Twenty years ago, long before this blogger had any significant connection to Washington Square Park, my parents gave me a book, Childe Hassam’s New York, with this photo on the cover. My father inscribed it: “For a true New Yorker.” I don’t know if I really was then – it was meant as a true compliment. Little did I know that blogging would be in my future, that blogs would even exist, or that I would be writing, in any form, about Washington Square Park. There were other things from him that, in strange ways, pointed to this park in retrospect.
This portrait is by Childe Hassam (1859-1935) – “one of America’s earliest and most significant impressionists” – painted in 1890 when the artist lived near the park. Hassam was born in Boston, trained in Paris, and “fell in love with New York” after moving to the city in 1889.
The book, curated by Ilene Susan Fort, features many of Hassam’s “urbanscapes” from that period in NYC. Quoting from Marianne Griswold Van Rensselaer’s piece “Picturesque New York” from The Century (Magazine) 45, written in 1892, she wrote about the park:
“… [Washington Square] is the boundary-line between very poor and crowded and very well-to-do and roomy streets of homes – South Fifth Avenue with its teeming French, German, and negro population, ending against one of its sides, and the true Fifth Avenue starting from another.”
The painting, officially titled Washington Arch, Spring, 1890, was acquired in 1921 by the Phillips Collection in Washington, D.C.:
The arch, sited on Washington Square at the southern end of Fifth Avenue, made clear Hassam’s reference to a similar monument, the Arc d’Triomphe in Paris. The New York arch, designed by Stanford White, commemorated the one-hundredth anniversary of George Washington’s inauguration. Hassam’s residence at was just north of the Square, so he was able to watch the progress of construction, first a temporary wood and plaster structure, finished in 1889, followed by a permanent marble arch completed in 1892.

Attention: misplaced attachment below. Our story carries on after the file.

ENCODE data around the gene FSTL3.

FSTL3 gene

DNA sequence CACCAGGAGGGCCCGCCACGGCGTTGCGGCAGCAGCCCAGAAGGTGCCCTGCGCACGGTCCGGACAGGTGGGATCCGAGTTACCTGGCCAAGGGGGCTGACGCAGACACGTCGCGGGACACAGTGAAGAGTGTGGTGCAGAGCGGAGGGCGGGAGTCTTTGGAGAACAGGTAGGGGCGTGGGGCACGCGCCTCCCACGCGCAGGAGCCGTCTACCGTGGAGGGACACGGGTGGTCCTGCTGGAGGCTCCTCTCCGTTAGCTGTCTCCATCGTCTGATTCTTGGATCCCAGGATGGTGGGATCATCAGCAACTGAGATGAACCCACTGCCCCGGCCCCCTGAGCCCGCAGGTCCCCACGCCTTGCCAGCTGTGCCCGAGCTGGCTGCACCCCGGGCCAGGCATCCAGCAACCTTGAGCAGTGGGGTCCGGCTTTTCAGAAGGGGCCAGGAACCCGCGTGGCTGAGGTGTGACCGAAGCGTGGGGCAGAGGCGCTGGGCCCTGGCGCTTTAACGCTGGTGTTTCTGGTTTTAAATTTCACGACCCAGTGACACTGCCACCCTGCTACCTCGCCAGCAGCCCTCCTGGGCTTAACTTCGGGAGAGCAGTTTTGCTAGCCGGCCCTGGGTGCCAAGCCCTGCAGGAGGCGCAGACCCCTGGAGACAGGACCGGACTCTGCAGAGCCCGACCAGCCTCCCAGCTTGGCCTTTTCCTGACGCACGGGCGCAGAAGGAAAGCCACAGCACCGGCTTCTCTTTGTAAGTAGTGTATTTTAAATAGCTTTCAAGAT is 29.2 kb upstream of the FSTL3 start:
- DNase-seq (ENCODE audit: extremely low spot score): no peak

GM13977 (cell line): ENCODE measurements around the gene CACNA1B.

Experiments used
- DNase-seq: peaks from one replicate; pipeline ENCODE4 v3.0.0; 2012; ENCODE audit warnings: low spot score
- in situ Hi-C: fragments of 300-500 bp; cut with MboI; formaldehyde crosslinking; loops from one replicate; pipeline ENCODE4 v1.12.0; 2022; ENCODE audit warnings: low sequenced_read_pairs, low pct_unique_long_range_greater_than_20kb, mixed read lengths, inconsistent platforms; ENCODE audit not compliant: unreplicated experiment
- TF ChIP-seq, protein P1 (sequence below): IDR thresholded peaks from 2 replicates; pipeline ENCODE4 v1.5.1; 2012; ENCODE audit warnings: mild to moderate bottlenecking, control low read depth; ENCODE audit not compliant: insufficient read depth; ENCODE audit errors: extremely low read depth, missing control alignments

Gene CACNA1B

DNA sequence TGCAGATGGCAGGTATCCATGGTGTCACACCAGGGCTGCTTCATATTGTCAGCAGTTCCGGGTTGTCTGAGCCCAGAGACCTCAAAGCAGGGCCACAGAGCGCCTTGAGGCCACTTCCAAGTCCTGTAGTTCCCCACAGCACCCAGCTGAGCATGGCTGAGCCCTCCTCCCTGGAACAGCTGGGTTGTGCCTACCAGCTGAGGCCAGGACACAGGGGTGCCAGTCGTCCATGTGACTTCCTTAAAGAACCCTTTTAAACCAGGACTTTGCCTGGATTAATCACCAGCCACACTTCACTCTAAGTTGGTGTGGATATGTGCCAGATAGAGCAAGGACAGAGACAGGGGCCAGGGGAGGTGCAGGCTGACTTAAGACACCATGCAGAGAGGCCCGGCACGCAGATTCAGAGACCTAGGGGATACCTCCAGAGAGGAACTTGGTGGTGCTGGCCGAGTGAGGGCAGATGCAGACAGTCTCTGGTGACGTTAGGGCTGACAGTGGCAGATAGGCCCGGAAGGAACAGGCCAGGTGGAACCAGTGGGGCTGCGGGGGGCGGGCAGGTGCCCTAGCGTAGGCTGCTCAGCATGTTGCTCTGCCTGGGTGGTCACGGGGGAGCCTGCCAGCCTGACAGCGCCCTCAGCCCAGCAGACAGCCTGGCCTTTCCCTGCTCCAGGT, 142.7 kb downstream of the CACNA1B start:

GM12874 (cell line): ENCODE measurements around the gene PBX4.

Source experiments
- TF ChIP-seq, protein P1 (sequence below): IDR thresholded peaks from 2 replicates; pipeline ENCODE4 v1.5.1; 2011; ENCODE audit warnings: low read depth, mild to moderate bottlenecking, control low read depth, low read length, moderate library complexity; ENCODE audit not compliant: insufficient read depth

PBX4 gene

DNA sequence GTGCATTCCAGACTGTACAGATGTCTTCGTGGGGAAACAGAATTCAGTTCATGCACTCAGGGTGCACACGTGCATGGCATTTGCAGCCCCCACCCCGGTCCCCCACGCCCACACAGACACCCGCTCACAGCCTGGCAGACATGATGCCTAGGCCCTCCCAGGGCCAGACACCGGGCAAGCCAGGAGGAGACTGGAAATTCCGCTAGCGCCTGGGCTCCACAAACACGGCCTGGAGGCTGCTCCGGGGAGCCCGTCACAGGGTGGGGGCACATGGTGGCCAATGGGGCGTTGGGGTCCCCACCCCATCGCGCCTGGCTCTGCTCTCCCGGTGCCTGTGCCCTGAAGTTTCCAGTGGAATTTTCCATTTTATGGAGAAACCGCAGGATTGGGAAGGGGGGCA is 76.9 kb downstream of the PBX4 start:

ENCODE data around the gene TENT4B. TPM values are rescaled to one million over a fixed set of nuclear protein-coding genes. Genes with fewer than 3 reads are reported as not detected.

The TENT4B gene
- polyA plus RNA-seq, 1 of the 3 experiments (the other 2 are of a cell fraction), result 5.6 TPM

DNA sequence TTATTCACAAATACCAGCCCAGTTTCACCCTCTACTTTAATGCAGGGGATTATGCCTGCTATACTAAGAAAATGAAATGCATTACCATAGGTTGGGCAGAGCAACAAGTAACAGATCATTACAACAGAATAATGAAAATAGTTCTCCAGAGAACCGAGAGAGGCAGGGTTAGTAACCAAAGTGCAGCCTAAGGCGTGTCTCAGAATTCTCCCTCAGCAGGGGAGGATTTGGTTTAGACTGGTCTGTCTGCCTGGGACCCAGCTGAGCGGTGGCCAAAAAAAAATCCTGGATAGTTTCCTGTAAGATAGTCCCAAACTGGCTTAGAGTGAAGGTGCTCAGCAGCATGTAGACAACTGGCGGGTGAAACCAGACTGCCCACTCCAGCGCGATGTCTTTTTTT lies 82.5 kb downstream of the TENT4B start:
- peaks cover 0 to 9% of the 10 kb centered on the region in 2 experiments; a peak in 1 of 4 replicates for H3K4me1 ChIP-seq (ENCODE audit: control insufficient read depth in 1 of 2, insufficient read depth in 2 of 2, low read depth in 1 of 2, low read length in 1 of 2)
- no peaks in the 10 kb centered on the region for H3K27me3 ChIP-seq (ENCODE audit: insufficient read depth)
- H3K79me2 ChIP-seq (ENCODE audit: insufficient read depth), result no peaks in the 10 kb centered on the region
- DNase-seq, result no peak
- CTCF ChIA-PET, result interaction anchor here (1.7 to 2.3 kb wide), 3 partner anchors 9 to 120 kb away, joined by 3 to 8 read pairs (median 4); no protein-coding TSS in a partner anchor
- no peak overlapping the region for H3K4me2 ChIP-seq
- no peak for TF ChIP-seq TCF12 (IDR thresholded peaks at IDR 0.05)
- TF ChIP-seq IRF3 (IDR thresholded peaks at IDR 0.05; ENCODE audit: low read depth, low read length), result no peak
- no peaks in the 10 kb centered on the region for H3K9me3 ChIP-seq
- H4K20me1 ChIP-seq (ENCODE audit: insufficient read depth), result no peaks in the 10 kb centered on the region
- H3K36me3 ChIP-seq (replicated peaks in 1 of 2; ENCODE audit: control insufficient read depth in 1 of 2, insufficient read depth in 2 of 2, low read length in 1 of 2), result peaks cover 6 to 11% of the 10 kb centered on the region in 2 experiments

Hassam chose a vantage point at street level. Partially blocked by trees; the arch could be seen in the near distance at the end of Fifth Avenue, shown at a diagonal that sweeps into the composition. Although he employed an asymmetrical design and a light palette, as favored by his French impressionist predecessors, Hassam, like most of his American counterparts, preferred not to sacrifice structure and solid form to the fragmenting effects of broken color. He still sought the momentary and fleeting, however, remarking on his interest in watching the bustle of people on the streets as they went about their daily life. Hassam included several pedestrians in Washington Arch, along with a street cleaner and a horse-drawn carriage. He remained a detached observer, however, focusing on the larger, overall view, and capturing a genteel, sunny, picturesque world.